During the past year, we continued to focus on ways to make our work and trade facilitation efforts more broadly be better at ensuring women and men share equal opportunities to benefit from trade, including by weaving our gender mainstreaming guidelines throughout our project portfolio. We’re also looking at ways to bring in small and medium enterprises and ensure they can have a voice in trade facilitation reform, given they stand to gain not only from access to markets but from the knowledge and experience shared by international companies as part of our project work.

We need these kinds of improvements to assist countries in making greater strides to meet their commitments under the World Trade Organization’s Trade Facilitation Agreement. There has been progress but 30% of WTO members are still to make good on their reform promises.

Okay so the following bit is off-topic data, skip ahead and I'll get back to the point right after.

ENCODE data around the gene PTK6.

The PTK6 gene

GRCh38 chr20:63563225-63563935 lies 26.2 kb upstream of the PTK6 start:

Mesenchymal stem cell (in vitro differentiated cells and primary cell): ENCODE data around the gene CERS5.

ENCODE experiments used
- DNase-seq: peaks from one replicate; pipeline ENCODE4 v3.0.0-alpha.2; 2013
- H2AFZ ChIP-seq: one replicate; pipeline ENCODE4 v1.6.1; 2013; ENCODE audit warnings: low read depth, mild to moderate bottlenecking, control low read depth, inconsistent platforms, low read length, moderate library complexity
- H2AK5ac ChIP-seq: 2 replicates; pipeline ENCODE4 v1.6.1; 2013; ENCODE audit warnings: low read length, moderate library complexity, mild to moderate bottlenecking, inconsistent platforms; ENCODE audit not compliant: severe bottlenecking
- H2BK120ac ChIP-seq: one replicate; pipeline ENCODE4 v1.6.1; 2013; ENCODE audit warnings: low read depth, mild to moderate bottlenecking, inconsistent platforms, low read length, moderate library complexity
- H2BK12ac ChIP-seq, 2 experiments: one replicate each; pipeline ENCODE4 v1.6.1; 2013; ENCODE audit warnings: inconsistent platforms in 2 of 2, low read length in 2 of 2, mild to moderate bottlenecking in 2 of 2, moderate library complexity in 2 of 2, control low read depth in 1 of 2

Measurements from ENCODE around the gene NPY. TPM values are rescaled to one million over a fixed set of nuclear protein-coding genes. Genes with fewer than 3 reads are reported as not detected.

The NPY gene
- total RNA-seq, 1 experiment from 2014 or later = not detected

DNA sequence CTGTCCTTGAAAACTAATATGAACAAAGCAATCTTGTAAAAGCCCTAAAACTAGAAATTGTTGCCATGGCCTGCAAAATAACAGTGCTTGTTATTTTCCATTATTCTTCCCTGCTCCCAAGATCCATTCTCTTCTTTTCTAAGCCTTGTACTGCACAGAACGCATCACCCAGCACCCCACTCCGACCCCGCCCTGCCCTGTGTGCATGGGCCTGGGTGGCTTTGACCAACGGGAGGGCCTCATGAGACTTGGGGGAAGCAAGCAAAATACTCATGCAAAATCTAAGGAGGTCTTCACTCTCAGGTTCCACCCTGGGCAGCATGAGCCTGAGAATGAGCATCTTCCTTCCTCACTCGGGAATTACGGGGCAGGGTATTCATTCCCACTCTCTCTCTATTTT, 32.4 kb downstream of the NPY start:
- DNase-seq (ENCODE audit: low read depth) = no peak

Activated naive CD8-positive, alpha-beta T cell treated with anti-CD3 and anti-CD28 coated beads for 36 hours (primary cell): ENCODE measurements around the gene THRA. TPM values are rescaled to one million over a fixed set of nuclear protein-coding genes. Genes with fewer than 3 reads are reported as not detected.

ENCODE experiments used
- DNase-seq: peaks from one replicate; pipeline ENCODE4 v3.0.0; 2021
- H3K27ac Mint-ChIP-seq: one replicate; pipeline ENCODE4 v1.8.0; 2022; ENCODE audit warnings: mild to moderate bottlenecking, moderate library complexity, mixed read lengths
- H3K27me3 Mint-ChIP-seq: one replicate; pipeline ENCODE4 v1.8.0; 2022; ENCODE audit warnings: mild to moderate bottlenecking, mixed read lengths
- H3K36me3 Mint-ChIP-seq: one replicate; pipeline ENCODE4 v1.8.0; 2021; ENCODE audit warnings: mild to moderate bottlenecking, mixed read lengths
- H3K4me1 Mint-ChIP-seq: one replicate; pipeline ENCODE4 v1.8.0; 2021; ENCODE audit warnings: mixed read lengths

When I looked at 2020 as we prepared the annual report, it struck me that that with the COVID response embodying the critical importance of public-private engagement, we need to get governments and businesses to see they can also succeed in the trade arena in ways that have far greater impacts than they might imagine, whether preventing the next health crisis, food shortage, or environmental catastrophe.

Philippe Isler 

Director, Global Alliance for Trade Facilitation